General foot care is imperative: always trim and file down your nails. Also, don’t hide your feet, as difficult as it may be. Keep your nails and toes well-ventilated. And as much as you want to paint your toenails, don’t do it. Healing will need the area to be undisturbed.

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Treating Nail Fungus with a Weakened Immune System

People suffering from a compromised immune system are naturally more likely to develop an infection, whether it is viral, bacterial, or fungal in nature. The concern for this issue is that without a strong immune response the infection can spread and progress to life threatening proportions.


A normally functioning immune system is typically capable of fighting an infection and controlling it, perhaps with the aid of a medication. At some point during a person’s lifetime they may experience a suppression of the immune system for one reason or another, which then allows the dormant fungus to become active causing health complications.

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From Toenails to Tumors: Itraconazole in the Treatment of Nail Fungus and Cancer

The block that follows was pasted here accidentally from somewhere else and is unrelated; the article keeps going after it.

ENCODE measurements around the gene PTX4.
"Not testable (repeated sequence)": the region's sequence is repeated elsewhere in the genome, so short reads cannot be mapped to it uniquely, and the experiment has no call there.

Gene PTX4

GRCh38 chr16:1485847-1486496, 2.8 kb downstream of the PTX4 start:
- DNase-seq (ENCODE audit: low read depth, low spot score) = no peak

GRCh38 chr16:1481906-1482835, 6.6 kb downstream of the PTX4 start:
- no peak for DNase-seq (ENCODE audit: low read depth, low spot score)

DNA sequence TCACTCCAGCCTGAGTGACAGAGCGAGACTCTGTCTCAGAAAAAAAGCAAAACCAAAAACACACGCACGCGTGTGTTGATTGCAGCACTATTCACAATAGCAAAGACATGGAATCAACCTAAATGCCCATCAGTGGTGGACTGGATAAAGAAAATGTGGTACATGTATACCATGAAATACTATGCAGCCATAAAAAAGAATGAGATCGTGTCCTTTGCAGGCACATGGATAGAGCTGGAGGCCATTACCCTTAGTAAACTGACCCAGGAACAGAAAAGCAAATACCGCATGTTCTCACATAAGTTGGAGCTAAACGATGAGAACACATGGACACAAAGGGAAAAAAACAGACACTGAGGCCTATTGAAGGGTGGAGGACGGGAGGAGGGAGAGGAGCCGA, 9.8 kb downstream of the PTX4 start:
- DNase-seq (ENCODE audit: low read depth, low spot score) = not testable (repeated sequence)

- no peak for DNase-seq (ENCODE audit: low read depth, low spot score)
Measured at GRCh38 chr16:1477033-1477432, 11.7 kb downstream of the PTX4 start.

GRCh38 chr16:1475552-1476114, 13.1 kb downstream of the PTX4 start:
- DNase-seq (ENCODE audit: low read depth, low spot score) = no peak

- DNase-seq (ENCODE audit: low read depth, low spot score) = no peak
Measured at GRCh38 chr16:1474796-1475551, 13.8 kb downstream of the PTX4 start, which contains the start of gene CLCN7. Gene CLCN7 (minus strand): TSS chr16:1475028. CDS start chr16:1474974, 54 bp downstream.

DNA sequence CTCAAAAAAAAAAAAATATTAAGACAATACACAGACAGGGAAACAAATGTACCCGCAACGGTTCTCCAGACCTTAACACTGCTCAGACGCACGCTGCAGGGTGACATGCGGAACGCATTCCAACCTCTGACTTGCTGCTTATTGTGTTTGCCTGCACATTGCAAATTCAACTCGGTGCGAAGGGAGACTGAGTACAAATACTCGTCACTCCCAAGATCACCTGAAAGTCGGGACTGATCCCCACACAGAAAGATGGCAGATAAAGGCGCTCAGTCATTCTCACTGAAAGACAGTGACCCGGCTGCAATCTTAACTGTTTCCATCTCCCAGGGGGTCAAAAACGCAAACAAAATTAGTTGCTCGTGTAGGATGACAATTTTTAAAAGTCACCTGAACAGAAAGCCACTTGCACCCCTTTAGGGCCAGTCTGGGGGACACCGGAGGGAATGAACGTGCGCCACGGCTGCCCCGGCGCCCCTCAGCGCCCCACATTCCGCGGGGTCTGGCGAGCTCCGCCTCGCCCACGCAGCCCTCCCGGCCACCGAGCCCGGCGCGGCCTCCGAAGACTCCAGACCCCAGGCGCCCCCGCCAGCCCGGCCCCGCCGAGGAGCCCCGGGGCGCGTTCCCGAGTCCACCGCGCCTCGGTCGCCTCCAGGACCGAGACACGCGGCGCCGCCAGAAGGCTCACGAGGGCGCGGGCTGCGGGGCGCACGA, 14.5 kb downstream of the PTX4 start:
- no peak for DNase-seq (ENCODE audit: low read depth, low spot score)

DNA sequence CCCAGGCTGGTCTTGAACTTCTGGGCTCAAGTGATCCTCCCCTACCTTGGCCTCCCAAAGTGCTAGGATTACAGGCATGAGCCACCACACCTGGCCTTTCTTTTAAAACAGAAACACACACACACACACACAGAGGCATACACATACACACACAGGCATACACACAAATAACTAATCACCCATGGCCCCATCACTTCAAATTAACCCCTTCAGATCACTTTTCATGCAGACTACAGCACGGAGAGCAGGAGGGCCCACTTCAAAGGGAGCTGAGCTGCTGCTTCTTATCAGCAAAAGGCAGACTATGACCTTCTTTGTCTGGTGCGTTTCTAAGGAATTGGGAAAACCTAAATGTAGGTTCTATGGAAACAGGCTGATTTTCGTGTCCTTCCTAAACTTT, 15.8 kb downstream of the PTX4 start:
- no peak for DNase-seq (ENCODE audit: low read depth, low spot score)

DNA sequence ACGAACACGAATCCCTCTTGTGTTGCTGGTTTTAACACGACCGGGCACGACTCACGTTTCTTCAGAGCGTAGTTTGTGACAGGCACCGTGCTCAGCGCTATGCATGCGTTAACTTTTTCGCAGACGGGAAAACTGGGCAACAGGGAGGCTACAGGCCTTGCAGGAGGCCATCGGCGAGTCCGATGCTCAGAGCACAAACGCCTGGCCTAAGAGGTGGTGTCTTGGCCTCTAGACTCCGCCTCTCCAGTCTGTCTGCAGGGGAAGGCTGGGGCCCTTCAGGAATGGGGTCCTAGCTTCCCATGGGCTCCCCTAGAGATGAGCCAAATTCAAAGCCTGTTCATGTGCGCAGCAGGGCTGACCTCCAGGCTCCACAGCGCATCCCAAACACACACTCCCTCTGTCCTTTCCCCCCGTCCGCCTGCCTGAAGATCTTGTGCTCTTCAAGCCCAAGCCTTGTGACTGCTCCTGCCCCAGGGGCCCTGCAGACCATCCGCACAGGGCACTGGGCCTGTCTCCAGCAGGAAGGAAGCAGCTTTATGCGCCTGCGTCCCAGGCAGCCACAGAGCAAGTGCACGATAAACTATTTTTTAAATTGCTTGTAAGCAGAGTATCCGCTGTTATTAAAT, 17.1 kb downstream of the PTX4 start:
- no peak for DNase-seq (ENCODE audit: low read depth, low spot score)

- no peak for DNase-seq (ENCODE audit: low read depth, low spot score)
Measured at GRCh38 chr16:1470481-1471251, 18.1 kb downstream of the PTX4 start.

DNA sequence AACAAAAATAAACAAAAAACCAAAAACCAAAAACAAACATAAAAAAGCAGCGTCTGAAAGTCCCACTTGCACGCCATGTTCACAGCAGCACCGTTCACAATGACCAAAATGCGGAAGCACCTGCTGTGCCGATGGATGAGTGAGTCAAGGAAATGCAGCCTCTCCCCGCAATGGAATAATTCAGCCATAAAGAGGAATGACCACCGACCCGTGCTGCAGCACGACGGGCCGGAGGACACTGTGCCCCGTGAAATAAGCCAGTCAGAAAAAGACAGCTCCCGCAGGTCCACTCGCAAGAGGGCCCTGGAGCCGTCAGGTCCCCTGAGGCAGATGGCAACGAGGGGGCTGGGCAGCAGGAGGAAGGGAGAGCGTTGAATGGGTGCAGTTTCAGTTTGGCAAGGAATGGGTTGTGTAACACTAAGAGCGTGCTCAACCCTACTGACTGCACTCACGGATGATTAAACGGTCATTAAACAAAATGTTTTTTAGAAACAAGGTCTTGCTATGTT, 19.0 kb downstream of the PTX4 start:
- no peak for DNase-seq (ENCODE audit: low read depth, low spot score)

Itraconazole (also known as Sporanox®) is an anti-fungal triazole compound first approved by the FDA in 1992 for the treatment of systemic fungal infections1. Itraconazole is well tolerated and is broadly effective against multiple types of fungus, including Candida and Aspergillus species, Cryptococcus neoformans, and many others2. The anti-fungal activity of itraconazole is mediated through its inhibition of cytochrome P450, a critical metabolic enzyme. Cytochrome P450 is required for the processing of lanosterol, the compound from which ergosterol is derived. Ergosterol is an integral cell wall component specifically found in fungi. Disrupted lanosterol metabolism prevents ergosterol synthesis, which severely compromises fungal membrane and cell wall integrity and leads to cell death3.